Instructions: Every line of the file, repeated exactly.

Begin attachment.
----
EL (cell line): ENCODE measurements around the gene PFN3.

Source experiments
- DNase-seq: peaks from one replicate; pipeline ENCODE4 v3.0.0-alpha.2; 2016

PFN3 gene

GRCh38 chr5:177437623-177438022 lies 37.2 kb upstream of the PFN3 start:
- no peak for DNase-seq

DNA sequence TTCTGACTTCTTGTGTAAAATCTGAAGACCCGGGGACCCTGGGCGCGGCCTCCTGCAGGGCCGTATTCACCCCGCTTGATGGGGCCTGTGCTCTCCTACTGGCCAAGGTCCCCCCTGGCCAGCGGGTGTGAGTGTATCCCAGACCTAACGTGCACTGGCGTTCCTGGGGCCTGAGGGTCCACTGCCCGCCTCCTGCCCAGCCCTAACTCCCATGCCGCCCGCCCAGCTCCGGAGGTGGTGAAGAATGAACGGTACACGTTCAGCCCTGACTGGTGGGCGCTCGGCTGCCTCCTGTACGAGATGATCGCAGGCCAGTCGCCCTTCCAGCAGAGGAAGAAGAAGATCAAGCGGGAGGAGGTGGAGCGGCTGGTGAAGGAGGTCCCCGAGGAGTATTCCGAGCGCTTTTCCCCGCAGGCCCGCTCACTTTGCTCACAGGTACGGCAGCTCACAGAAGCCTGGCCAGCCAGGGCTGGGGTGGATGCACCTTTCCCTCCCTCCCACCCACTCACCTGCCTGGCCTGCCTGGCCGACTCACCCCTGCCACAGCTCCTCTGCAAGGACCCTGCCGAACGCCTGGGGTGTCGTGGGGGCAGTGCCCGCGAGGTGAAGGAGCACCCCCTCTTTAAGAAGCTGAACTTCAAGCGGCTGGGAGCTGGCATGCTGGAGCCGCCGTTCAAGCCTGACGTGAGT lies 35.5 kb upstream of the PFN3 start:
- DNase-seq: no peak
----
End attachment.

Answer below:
EL (cell line): ENCODE measurements around the gene PFN3.

Source experiments
- DNase-seq: peaks from one replicate; pipeline ENCODE4 v3.0.0-alpha.2; 2016

PFN3 gene

GRCh38 chr5:177437623-177438022 lies 37.2 kb upstream of the PFN3 start:
- no peak for DNase-seq

DNA sequence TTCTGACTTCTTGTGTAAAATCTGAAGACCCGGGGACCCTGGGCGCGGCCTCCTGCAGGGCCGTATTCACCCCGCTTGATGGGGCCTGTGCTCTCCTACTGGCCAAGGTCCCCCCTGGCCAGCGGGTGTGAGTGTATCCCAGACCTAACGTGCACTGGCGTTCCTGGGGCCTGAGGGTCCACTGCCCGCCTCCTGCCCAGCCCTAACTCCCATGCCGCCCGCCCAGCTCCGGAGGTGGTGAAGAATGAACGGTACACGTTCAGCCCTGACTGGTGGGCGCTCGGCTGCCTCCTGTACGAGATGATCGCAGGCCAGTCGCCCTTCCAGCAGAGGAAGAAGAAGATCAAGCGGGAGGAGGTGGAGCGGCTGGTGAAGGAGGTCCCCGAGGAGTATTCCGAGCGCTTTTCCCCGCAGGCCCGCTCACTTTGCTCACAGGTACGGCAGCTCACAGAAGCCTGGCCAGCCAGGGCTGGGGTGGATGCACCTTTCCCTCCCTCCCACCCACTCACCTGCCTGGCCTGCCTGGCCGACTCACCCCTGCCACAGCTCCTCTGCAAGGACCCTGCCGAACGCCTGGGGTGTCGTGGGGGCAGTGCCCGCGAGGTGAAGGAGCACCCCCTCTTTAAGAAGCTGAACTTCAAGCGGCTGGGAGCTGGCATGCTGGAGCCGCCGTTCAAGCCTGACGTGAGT lies 35.5 kb upstream of the PFN3 start:
- DNase-seq: no peak